HL 73 “Reparations in the Theatre World” commented on current conventions and unwritten but ignored, at peril, Rules that prevail in the legitimate theatrical and cinema worlds. The Rules, de facto, constitute an informal regime of reparations for discrimination and other injustice done to racial minorities in those industries.
“Toni Stone” is a play about the first and best known of three women who played baseball in the Negro Leagues. In Stone’s case for the San Francisco Sea Lions, the New Orleans Black Pelicans, the New Orleans Creoles, the Kansas City Monarchs and most pertinently Toni played second base for the Indianapolis Clowns in 1953, replacing Hank Aaron. All of this, from 1949 to 1954 occurred after Jackie Robinson and Branch Rickey’s Dodgers broke the “color line” in 1947.
The relevance of that brave Brooklyn act is widely misunderstood by people significantly younger than HL. He recalls that his Yankees first African-American player was Elston Howard in 1955, after Stone’s baseball career ended. Elijah (“Pumpsie”) Green did not integrate the Red Sox until 1959.
One can go professional sport after sport (the NBA being a particular mind blower and opener) and non-athletic industry after industry to see how recently and pervasively racial injustice prevailed. It provides added force to the argument that formal U.S. government funded and administered reparations may be the best approach to addressing the “American Dilemma.”
That doesn’t make theatre reparations any less awkward and destructive of the theatre experience. They don’t inflict the “pain” of catharsis or revelation or self-examination. Just the annoyance of attending very bad threatre with no possibility of willingly suspending disbelief.
Before assaulting the audience for myriad crimes committed against African-Americans (in most cases) by the white theatre-goers ancestors during the course of Stone’s life (then 1921-1953), Toni, scripted by playwright Lydia R. Diamond, delivers an opening and bonus feminist homily. She explains that a baseball in her right hand, centers and fulfills her in the way that most women “think” the arms of a man will. Toni makes this point about a half-dozen times. HL’s late 1960s-centric mind conjures the poster that adorned millions of young women’s walls back then with the message “A Woman Needs a Man Like a Fish Needs a Bicycle.” Sorry gen-Xers and millennials that wasn’t U2’s wisdom. They stole it from Hallmark.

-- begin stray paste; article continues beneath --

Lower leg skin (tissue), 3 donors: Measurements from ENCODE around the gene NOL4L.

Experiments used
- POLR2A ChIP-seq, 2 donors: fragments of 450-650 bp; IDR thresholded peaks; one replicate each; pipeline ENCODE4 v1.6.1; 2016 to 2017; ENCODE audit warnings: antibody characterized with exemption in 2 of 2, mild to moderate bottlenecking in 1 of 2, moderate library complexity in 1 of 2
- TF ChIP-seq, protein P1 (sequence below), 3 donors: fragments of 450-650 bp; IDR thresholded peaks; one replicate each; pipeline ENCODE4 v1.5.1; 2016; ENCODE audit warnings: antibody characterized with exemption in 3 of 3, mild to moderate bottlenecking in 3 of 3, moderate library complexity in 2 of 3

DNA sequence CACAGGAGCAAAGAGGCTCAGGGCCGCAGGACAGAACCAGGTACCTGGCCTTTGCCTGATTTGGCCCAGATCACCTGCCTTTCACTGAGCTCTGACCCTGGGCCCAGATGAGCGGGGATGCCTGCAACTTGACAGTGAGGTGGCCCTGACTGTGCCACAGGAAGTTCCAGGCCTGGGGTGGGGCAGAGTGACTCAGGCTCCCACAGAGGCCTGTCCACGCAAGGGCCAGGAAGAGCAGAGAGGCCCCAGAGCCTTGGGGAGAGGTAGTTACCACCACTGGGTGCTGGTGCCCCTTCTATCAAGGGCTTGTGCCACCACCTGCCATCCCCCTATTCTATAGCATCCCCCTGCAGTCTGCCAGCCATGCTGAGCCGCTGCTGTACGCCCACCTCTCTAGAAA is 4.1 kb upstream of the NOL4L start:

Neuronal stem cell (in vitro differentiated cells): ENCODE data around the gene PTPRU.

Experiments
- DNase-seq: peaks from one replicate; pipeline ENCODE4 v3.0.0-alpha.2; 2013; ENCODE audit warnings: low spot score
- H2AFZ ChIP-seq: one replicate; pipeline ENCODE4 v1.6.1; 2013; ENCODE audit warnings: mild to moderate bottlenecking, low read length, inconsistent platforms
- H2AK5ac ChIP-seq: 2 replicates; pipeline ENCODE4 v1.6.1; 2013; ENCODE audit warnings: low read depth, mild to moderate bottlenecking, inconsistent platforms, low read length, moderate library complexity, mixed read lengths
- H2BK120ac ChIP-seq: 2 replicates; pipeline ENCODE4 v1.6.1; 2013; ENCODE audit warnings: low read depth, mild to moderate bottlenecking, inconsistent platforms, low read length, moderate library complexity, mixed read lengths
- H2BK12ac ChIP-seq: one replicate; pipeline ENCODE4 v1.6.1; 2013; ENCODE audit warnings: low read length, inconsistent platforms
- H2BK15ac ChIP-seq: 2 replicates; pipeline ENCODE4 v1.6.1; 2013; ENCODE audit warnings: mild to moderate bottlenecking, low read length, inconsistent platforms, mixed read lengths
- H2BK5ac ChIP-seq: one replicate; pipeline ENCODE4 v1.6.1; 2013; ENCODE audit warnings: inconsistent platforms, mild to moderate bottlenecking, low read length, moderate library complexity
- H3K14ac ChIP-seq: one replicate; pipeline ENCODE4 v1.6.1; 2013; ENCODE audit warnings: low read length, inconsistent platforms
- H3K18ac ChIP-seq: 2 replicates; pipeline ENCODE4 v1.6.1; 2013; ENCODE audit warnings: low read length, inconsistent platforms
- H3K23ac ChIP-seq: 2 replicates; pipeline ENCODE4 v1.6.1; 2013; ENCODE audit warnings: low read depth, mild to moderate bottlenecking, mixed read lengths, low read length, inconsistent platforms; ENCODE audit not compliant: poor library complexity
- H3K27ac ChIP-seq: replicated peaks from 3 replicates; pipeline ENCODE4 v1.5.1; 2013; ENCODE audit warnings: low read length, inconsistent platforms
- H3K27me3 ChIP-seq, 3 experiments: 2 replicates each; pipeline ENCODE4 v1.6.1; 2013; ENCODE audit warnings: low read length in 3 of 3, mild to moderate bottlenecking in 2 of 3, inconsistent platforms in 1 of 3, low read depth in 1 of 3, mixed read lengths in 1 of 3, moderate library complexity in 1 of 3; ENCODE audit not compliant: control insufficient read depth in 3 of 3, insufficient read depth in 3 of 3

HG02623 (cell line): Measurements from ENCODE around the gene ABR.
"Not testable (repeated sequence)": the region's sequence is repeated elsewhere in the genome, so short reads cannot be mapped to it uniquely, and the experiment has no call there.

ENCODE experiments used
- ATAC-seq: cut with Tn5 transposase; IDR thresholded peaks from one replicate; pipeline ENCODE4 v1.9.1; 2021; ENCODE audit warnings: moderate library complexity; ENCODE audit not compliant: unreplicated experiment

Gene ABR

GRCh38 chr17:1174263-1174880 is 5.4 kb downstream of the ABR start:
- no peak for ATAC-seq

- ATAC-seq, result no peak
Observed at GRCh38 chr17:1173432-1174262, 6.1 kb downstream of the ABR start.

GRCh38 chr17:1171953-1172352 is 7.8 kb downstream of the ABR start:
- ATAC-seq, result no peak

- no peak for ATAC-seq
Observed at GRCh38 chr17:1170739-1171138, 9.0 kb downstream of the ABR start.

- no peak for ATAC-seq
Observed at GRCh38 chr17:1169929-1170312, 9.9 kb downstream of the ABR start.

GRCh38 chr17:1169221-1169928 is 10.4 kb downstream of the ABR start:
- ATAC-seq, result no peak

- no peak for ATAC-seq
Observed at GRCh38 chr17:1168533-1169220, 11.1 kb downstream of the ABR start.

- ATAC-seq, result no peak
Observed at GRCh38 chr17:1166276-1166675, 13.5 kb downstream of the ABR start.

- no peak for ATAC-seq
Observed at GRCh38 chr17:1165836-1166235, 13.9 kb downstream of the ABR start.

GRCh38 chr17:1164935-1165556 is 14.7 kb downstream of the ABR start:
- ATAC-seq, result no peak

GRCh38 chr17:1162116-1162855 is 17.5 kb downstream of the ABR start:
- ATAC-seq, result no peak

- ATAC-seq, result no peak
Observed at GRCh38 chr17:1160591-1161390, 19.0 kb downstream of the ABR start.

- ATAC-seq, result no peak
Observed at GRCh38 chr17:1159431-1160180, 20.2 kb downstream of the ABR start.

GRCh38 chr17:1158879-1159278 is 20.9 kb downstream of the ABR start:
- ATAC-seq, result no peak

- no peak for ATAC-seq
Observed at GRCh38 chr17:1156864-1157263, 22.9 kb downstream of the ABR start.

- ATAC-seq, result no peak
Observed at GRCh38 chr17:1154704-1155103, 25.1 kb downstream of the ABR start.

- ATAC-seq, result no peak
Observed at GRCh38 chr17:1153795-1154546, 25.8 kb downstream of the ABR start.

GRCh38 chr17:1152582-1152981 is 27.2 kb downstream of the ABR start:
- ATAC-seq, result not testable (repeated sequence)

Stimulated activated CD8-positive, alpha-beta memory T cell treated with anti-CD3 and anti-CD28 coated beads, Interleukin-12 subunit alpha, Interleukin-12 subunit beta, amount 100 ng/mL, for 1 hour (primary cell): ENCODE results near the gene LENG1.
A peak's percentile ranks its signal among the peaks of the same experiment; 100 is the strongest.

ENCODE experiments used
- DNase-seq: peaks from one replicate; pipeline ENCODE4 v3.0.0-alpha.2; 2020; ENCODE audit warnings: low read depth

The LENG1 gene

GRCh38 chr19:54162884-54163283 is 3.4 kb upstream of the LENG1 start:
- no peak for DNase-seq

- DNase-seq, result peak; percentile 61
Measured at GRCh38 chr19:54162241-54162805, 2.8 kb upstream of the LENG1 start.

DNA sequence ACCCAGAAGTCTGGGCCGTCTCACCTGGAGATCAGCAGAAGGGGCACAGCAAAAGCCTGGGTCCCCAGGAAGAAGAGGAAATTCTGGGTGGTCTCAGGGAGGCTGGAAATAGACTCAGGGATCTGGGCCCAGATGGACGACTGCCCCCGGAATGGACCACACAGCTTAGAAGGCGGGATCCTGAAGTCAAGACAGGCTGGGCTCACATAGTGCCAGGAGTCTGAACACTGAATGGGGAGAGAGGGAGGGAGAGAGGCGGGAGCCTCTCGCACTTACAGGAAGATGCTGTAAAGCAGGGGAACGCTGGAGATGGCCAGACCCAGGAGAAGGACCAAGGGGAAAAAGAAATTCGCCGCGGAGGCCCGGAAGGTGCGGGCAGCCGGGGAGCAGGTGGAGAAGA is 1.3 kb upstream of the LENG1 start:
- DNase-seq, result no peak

Soon after Toni refers to her 1953 teammates as the “boys” and warns the 2019 audience that they dare not call them that – receiving the expected nervous laughter and growing awareness that one’s role is to be lectured, made uncomfortable, but certainly not entertained.
HL had a different reaction as he was transported all the way back to June 2019 and his attendance at the revival of Arthur Miller’s “All My Sons.” Not Miller’s best – no “Salesman” or “The Price” or “View from the Bridge” nor even the heavy handed “Crucible,” but still Miller, so not chopped liver. At least until two hours into the play when all dramatic tension is destroyed and replaced by the kind that is the sum and substance of “Toni Stone.” “All My Sons” set in the post WWII (1947) mid-west (Ohio) involves a wealthy white war profiteer surrounded by friends and relatives revisiting a shocking crime perpetrated by one among them. After two hours of building Milleresque tension, an African-American lawyer son of one arrives on stage to join his alabaster honey-blonde sister. After that arrival destroys the suspension and redirects the audience to contemplation of the Rules, the protagonist played by Tracy Letts refers to the young lawyer as a “boy” – which a 60- year-old man in 1947 would have felt comfortable doing relative to the young white man that Miller was writing about. The audience gasps – as “boy” has been directed at a black attorney – and they struggle to reconnect to the plot, the characters and the play’s powerful ending. This 2019 racial justice lesson within a 1947 play has a back story.
The playwright’s daughter and literary executor, Rebecca Miller (accomplished screenwriter/filmmaker in her own right including “Personal Velocity”) vetoed the original director’s decision to cast African-Americans in both the brother and sister roles. Whereupon the director quit and was replaced by a new director who decided to give the audience around 80% of what Arthur Miller intended before undercutting the play towards the end in obedience to the Rules.